German chancellor, Olaf Scholz, arrived in Paris today for a hastily scheduled lunch with French president, Emmanuel Macron, in a bid to find common ground amid a deepening rift between Europe’s two powerhouses.

It was all smiles and enthusiastic waves as Macron and Scholz posed for photos outside the Elysee Palace but behind the facade lies a cross-Rhine relationship which Le Figaro newspaper has gone so far as to describe as “glacial.”

The “working lunch,” in itself is symbolic of the rift: it is a downgraded replacement for the routine Franco-German cabinet meeting, called off last week amid recriminations between the two.

Scant details have emerged of what really went on behind the scenes today but they both put on a brave face. After the meeting, Scholz stated that: “Germany and France stand close together and are tackling challenges together.”

But from energy to defence to China, Scholz and his French counterpart seem to be increasingly pulling in different directions. 

The war in Ukraine has heightened these differences. The bloc is struggling, for instance, to reach an agreement on whether to cap gas prices in response to Russian aggression, not helped by the fact Germany has come out against the policy which France supports. 

France seems to think that Germany has failed to learn valuable lessons from the war. Macron believes Putin’s weaponisation of gas has made the need to strengthen European self-reliance on energy, defence and trade, crystal clear. He is frustrated that Scholz has signed a controversial deal allowing Chinese company, Cosco, to buy a stake in Germany’s largest port – once again, increasing dependance on a threatening superpower.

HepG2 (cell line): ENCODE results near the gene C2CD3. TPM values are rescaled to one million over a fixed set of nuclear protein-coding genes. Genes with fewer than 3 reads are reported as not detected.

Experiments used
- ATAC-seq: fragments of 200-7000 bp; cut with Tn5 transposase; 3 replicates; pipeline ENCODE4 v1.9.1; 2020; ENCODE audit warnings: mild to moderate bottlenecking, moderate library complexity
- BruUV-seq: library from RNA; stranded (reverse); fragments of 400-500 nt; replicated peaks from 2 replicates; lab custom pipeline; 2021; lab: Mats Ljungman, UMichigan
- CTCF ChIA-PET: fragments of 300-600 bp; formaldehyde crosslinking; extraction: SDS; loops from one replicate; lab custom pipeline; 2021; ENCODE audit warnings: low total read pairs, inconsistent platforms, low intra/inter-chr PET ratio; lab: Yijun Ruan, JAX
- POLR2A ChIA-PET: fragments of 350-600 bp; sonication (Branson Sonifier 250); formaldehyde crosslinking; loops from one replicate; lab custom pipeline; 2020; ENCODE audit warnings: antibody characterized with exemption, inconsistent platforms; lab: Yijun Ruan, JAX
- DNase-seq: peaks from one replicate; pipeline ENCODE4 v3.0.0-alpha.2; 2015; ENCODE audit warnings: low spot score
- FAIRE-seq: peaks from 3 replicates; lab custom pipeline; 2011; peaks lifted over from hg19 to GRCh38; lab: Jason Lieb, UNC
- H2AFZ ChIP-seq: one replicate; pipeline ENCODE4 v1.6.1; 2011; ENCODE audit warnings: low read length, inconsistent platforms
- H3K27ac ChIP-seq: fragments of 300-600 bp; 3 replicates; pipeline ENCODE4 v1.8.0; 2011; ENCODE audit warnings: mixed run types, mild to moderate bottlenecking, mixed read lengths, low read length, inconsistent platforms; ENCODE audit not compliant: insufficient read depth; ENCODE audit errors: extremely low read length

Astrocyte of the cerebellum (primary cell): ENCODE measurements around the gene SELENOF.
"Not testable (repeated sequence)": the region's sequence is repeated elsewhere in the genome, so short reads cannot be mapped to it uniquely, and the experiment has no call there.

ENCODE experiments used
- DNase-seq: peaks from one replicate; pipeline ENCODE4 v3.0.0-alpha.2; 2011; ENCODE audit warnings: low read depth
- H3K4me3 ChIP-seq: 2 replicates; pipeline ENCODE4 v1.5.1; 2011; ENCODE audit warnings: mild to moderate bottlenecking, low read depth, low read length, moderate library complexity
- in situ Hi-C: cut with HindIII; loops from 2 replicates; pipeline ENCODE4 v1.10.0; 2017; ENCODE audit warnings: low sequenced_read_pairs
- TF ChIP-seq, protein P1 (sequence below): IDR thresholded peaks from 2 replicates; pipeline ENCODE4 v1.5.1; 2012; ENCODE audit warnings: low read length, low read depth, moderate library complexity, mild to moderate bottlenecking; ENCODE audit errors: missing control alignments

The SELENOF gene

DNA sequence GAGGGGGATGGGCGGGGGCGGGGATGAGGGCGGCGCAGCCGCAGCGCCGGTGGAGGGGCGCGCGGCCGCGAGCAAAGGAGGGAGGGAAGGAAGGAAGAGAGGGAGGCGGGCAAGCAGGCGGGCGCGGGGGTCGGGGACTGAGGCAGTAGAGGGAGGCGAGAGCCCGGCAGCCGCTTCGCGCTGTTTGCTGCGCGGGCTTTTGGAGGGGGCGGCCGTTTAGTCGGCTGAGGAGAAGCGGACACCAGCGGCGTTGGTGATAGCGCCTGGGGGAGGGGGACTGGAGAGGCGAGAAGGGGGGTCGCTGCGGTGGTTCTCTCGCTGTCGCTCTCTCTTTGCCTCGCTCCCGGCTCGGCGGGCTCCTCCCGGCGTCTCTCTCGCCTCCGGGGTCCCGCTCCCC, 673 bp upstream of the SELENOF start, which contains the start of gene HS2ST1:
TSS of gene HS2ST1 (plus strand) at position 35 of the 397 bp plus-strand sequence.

It seems as though Macron feels snubbed in the once close relationship between the two countries, fearful that Germany is ever keener to go its own way. 

Scholz’s failure to consult Macron on policies which will inevitably impact France has made relations worse. Indeed, when Germany unveiled a 200 billion euro package to shield businesses and households from the energy crisis, the French president was reportedly seething that he only learnt about it in the press. Paris believes the generous package threatens the European Union’s single market by handing an unfair advantage to German companies. 

It’s worth remembering that Macron and Scholz’s predecessor, Angela Merkel, reportedly exchanged texts every single day. 

Berlin officials are playing down the rift, with some adding that Macron should understand that Scholz is dealing with a tricky coalition which complicates decision-making and necessitates Berlin to be more inward-looking. 

Yet France has been more vocal about the bruised relations: “It’s neither good for Germany nor for Europe when Germany isolates itself,” Macron has said.

Will today’s tete-a-tete help the two find a way back to much-needed unity? 

Macron may be angry but at least his frustration shows that France is still invested in the bilateral relationship. Arguably, it is Scholz who needs to prove he is equally committed to mending the rift. 

Let’s hope he manages to. The partnership between Berlin and Paris is often described as “the engine” of the European Union. As Europe contends with Russia’s war on its eastern fringe and a brewing eurozone crisis, divorce would be a dangerous choice for the Franco-German couple. 

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